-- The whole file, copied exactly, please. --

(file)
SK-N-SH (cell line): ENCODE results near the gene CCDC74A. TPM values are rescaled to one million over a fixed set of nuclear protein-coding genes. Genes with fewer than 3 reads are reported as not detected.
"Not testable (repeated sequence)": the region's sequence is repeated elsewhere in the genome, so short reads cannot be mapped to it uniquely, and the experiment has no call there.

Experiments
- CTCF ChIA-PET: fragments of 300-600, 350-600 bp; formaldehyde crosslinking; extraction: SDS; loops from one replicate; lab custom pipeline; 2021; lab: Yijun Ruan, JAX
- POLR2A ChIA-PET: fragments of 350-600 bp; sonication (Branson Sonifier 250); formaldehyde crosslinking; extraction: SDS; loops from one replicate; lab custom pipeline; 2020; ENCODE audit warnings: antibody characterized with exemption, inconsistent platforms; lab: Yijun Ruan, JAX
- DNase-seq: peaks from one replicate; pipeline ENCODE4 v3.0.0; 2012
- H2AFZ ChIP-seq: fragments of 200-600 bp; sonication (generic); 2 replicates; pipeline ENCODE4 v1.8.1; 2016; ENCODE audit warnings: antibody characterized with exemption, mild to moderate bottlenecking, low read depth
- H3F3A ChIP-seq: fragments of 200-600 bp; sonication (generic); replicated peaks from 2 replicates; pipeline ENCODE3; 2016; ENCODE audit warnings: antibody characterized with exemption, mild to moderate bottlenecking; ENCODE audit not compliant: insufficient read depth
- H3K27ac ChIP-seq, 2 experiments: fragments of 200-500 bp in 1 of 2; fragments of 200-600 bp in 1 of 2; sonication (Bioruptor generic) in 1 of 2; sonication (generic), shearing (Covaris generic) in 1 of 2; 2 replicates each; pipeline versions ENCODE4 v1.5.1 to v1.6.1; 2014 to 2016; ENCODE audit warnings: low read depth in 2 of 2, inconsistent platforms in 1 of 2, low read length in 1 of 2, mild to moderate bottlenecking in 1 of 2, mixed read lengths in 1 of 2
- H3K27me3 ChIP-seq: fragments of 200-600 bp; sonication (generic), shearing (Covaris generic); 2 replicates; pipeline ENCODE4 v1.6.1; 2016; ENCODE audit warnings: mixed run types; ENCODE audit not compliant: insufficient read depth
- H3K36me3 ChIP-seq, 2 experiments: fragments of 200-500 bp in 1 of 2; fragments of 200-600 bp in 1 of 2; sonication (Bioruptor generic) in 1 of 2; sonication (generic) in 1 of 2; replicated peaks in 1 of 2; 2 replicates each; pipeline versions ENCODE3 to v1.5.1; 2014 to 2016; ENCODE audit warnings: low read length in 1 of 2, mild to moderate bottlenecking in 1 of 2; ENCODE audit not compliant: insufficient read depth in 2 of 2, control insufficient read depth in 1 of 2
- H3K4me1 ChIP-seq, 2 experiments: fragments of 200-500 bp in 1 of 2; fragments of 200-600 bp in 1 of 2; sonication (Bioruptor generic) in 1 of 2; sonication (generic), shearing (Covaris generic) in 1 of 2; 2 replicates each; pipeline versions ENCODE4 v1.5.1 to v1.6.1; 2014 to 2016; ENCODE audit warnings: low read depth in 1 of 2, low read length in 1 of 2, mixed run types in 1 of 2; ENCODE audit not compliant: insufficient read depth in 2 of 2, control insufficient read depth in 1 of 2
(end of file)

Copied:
SK-N-SH (cell line): ENCODE results near the gene CCDC74A. TPM values are rescaled to one million over a fixed set of nuclear protein-coding genes. Genes with fewer than 3 reads are reported as not detected.
"Not testable (repeated sequence)": the region's sequence is repeated elsewhere in the genome, so short reads cannot be mapped to it uniquely, and the experiment has no call there.

Experiments
- CTCF ChIA-PET: fragments of 300-600, 350-600 bp; formaldehyde crosslinking; extraction: SDS; loops from one replicate; lab custom pipeline; 2021; lab: Yijun Ruan, JAX
- POLR2A ChIA-PET: fragments of 350-600 bp; sonication (Branson Sonifier 250); formaldehyde crosslinking; extraction: SDS; loops from one replicate; lab custom pipeline; 2020; ENCODE audit warnings: antibody characterized with exemption, inconsistent platforms; lab: Yijun Ruan, JAX
- DNase-seq: peaks from one replicate; pipeline ENCODE4 v3.0.0; 2012
- H2AFZ ChIP-seq: fragments of 200-600 bp; sonication (generic); 2 replicates; pipeline ENCODE4 v1.8.1; 2016; ENCODE audit warnings: antibody characterized with exemption, mild to moderate bottlenecking, low read depth
- H3F3A ChIP-seq: fragments of 200-600 bp; sonication (generic); replicated peaks from 2 replicates; pipeline ENCODE3; 2016; ENCODE audit warnings: antibody characterized with exemption, mild to moderate bottlenecking; ENCODE audit not compliant: insufficient read depth
- H3K27ac ChIP-seq, 2 experiments: fragments of 200-500 bp in 1 of 2; fragments of 200-600 bp in 1 of 2; sonication (Bioruptor generic) in 1 of 2; sonication (generic), shearing (Covaris generic) in 1 of 2; 2 replicates each; pipeline versions ENCODE4 v1.5.1 to v1.6.1; 2014 to 2016; ENCODE audit warnings: low read depth in 2 of 2, inconsistent platforms in 1 of 2, low read length in 1 of 2, mild to moderate bottlenecking in 1 of 2, mixed read lengths in 1 of 2
- H3K27me3 ChIP-seq: fragments of 200-600 bp; sonication (generic), shearing (Covaris generic); 2 replicates; pipeline ENCODE4 v1.6.1; 2016; ENCODE audit warnings: mixed run types; ENCODE audit not compliant: insufficient read depth
- H3K36me3 ChIP-seq, 2 experiments: fragments of 200-500 bp in 1 of 2; fragments of 200-600 bp in 1 of 2; sonication (Bioruptor generic) in 1 of 2; sonication (generic) in 1 of 2; replicated peaks in 1 of 2; 2 replicates each; pipeline versions ENCODE3 to v1.5.1; 2014 to 2016; ENCODE audit warnings: low read length in 1 of 2, mild to moderate bottlenecking in 1 of 2; ENCODE audit not compliant: insufficient read depth in 2 of 2, control insufficient read depth in 1 of 2
- H3K4me1 ChIP-seq, 2 experiments: fragments of 200-500 bp in 1 of 2; fragments of 200-600 bp in 1 of 2; sonication (Bioruptor generic) in 1 of 2; sonication (generic), shearing (Covaris generic) in 1 of 2; 2 replicates each; pipeline versions ENCODE4 v1.5.1 to v1.6.1; 2014 to 2016; ENCODE audit warnings: low read depth in 1 of 2, low read length in 1 of 2, mixed run types in 1 of 2; ENCODE audit not compliant: insufficient read depth in 2 of 2, control insufficient read depth in 1 of 2